Welcome to JSN, an affiliate of Hebrew College and Shamash. Our H-Judaic network has been a member of H-Net Humanities & Social Sciences Online since 1993. JSN is one of the oldest Internet projects in the humanities, initially operating as Judaica/He'Asif, starting in February 1989, operating out of Jerusalem using mailing list services at Tel Aviv U. From 1991-93 the network was at the University of Minnesota.

With 3,000 subscribers worldwide, JSN is the premier digital source concerning Judaica and the academic study and discussion of Judaism ancient, mediaeval, and modern. All services of JSN are provided free of charge.

 

 

Recent Content

TOC: NASHIM no. 28: FEMINIST INTERPRETATIONS OF THE TALMUD

FEMINIST INTERPRETATIONS OF THE TALMUD: A Collection of Feminist Talmud Commentaries Honoring Judith Hauptman on Her Seventieth Birthday

Consulting Editors: Charlotte E. Fonrobert, Jane L. Kanarek and Marjorie Lehman

Now available on the JSTOR site at ://www.jstor.org/action/showPublication?journalCode=nashim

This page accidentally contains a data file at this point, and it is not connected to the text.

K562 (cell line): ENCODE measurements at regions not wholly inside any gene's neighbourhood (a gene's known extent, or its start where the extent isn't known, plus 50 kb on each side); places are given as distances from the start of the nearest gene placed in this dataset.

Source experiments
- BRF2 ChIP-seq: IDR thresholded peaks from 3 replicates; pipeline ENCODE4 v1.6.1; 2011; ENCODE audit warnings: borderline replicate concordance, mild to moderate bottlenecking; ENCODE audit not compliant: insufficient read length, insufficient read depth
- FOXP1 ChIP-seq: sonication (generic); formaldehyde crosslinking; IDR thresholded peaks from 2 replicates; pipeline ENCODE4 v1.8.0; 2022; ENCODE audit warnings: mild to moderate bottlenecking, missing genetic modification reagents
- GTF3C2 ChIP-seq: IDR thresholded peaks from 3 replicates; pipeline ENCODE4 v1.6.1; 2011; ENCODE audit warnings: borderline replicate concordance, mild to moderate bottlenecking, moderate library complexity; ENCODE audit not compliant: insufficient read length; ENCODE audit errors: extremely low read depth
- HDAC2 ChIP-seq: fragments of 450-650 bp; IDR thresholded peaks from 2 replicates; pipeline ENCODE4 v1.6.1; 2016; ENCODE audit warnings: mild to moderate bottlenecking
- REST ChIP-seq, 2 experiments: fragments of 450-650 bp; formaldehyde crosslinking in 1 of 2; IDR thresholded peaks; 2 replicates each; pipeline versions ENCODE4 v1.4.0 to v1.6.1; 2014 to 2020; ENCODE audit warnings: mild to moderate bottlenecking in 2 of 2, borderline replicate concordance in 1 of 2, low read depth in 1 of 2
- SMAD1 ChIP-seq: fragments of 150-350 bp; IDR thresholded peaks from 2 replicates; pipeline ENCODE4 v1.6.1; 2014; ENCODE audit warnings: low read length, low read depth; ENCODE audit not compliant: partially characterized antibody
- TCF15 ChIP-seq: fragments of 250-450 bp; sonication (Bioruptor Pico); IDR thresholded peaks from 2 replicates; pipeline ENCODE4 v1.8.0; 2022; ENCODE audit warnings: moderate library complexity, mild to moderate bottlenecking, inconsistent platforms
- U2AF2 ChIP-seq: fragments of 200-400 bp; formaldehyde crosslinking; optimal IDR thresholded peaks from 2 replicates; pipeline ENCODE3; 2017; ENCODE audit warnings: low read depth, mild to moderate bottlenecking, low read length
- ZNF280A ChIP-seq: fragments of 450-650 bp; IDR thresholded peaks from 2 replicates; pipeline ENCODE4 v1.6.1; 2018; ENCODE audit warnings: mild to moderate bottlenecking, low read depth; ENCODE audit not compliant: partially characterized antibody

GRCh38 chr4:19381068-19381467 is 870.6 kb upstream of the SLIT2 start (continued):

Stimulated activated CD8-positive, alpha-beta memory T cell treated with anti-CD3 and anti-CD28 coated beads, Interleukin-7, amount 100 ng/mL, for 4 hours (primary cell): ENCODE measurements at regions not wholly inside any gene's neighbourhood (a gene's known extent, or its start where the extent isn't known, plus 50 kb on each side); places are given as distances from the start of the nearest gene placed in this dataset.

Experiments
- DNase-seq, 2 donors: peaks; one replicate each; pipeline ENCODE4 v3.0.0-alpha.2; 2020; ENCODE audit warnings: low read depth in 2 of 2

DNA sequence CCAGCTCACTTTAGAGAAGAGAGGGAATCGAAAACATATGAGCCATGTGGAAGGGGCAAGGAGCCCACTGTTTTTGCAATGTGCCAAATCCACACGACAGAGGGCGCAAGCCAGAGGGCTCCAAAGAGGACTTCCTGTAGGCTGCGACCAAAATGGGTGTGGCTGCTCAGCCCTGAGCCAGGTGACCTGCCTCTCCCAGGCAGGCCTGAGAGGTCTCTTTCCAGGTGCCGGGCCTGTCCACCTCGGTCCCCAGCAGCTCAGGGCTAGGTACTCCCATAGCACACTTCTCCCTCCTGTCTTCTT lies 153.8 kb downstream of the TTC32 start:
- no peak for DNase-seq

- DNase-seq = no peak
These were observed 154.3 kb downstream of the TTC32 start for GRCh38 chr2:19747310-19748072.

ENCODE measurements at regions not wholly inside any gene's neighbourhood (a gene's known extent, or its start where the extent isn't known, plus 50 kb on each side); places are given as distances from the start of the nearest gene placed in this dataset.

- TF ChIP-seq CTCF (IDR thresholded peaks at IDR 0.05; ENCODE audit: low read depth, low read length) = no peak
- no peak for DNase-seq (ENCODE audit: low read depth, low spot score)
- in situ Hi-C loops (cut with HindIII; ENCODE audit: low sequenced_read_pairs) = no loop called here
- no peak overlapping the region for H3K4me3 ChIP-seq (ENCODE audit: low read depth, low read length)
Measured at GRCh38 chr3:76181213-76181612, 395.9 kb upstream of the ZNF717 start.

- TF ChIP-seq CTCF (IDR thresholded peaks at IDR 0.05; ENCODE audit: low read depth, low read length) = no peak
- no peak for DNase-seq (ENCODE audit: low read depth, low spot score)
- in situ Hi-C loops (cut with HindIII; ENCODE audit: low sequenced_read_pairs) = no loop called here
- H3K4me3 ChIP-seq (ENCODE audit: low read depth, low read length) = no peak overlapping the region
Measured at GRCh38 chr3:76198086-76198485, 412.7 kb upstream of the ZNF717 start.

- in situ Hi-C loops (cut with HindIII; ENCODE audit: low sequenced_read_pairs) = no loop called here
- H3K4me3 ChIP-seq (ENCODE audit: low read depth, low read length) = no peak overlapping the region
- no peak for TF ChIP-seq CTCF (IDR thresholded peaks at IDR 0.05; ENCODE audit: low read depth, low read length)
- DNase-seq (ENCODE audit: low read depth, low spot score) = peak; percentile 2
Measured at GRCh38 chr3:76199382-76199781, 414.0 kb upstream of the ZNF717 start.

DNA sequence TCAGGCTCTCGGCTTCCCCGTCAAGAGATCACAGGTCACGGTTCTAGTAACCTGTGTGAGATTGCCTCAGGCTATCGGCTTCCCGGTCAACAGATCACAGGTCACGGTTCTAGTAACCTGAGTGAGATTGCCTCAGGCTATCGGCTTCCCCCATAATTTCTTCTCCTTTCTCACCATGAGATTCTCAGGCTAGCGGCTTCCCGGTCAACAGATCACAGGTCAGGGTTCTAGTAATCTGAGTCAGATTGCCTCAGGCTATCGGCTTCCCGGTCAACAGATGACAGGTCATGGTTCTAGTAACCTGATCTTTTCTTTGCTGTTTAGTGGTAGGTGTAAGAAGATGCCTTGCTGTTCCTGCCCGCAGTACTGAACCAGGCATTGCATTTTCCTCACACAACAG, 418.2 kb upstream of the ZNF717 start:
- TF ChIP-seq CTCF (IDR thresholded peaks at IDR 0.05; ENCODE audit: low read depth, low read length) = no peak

TABLE OF CONTENTS

Charlotte E. Fonrobert, Jane L. Kanarek and Marjorie Lehman, Introduction

Re: Query: Are Jews Resistant to Silence and Why?

Dear Penina,

See Andrew Vogel Ettin, Speaking Silences: Stillness and Voice in Modern Thought and Jewish Tradition, Charlottesville, 1994;

Michal Ephrat, "Silence and Sayings on Silence" (in Hebrew), in Hikre Ma'arav u-Mizrah: Leshonot, sifruyot u-firke toladah mugashim le-Yosef Shitrit [Studies in Language, Literature and History Presented to Joseph Chetrit], Jerusalem/Haifa, 2012, 1:275-298.

Best wishes,

Liran Yadgar
University of Chicago

Internet Resource: "Website for the Study of the Hebrew Bible"

I am pleased to let you know that, with the help of many colleagues, friends, and students, I have completely revamped my website that deals with basic tools for the study of the (Hebrew) Bible in Hebrew. Its main intended audience is beginning and intermediate students who want to engage biblical texts in a scholarly fashion in Hebrew. It has sections on scholarly bibles, lexica, grammars, and electronic resources. It includes some exercises in using these tools. It also has a brief discussion of the tetragrammaton and its pronunciation.

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